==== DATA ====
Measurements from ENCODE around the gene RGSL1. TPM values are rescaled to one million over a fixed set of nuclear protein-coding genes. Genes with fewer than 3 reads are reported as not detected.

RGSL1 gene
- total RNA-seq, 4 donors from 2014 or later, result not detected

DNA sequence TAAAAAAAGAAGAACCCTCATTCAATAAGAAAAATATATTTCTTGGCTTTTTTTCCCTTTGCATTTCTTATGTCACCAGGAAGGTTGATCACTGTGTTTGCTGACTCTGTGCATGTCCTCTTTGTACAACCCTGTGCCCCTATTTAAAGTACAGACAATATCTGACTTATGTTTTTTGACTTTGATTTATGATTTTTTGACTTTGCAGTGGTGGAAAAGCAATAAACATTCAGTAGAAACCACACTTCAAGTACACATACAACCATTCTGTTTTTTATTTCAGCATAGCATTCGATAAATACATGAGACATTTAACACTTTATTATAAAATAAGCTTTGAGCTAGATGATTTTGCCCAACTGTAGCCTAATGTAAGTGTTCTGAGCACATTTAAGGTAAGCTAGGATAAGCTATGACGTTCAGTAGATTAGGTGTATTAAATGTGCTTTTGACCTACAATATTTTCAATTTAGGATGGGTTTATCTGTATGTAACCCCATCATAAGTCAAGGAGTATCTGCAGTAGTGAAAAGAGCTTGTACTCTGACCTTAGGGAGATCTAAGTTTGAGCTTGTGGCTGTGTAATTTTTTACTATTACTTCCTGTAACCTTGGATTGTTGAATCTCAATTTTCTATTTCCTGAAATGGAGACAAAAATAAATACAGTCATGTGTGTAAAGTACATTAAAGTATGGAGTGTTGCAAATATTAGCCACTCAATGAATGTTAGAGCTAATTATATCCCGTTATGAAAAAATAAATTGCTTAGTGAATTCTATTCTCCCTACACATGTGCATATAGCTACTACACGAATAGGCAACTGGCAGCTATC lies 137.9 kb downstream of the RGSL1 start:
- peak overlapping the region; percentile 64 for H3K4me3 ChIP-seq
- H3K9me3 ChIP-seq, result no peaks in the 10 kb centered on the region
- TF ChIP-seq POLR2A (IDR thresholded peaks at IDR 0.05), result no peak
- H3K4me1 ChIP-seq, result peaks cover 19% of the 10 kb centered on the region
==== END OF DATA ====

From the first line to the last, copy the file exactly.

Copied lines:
Measurements from ENCODE around the gene RGSL1. TPM values are rescaled to one million over a fixed set of nuclear protein-coding genes. Genes with fewer than 3 reads are reported as not detected.

RGSL1 gene
- total RNA-seq, 4 donors from 2014 or later, result not detected

DNA sequence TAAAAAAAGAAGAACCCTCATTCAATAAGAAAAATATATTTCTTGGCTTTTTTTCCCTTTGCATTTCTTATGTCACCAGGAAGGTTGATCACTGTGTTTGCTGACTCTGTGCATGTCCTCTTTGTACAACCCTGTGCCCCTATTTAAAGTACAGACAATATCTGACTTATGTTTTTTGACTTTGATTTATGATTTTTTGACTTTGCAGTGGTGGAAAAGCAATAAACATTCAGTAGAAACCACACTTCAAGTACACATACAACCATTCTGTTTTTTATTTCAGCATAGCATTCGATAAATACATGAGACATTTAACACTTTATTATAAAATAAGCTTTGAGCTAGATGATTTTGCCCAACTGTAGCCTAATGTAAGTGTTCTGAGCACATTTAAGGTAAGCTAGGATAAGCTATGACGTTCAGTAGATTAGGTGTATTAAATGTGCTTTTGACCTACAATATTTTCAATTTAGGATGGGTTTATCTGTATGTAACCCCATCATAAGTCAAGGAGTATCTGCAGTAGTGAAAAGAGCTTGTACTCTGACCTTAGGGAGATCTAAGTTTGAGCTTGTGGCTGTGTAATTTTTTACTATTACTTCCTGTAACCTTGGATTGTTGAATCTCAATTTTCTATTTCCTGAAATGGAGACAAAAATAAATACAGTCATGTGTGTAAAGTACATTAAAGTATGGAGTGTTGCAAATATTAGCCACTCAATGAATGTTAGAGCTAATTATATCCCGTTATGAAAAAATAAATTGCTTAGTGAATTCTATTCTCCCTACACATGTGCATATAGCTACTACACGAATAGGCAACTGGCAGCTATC lies 137.9 kb downstream of the RGSL1 start:
- peak overlapping the region; percentile 64 for H3K4me3 ChIP-seq
- H3K9me3 ChIP-seq, result no peaks in the 10 kb centered on the region
- TF ChIP-seq POLR2A (IDR thresholded peaks at IDR 0.05), result no peak
- H3K4me1 ChIP-seq, result peaks cover 19% of the 10 kb centered on the region